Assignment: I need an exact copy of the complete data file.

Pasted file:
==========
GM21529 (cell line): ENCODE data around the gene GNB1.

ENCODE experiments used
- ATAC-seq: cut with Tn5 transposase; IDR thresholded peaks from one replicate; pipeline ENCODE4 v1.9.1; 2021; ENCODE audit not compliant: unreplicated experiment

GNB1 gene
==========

GM21529 (cell line): ENCODE data around the gene GNB1.

ENCODE experiments used
- ATAC-seq: cut with Tn5 transposase; IDR thresholded peaks from one replicate; pipeline ENCODE4 v1.9.1; 2021; ENCODE audit not compliant: unreplicated experiment

GNB1 gene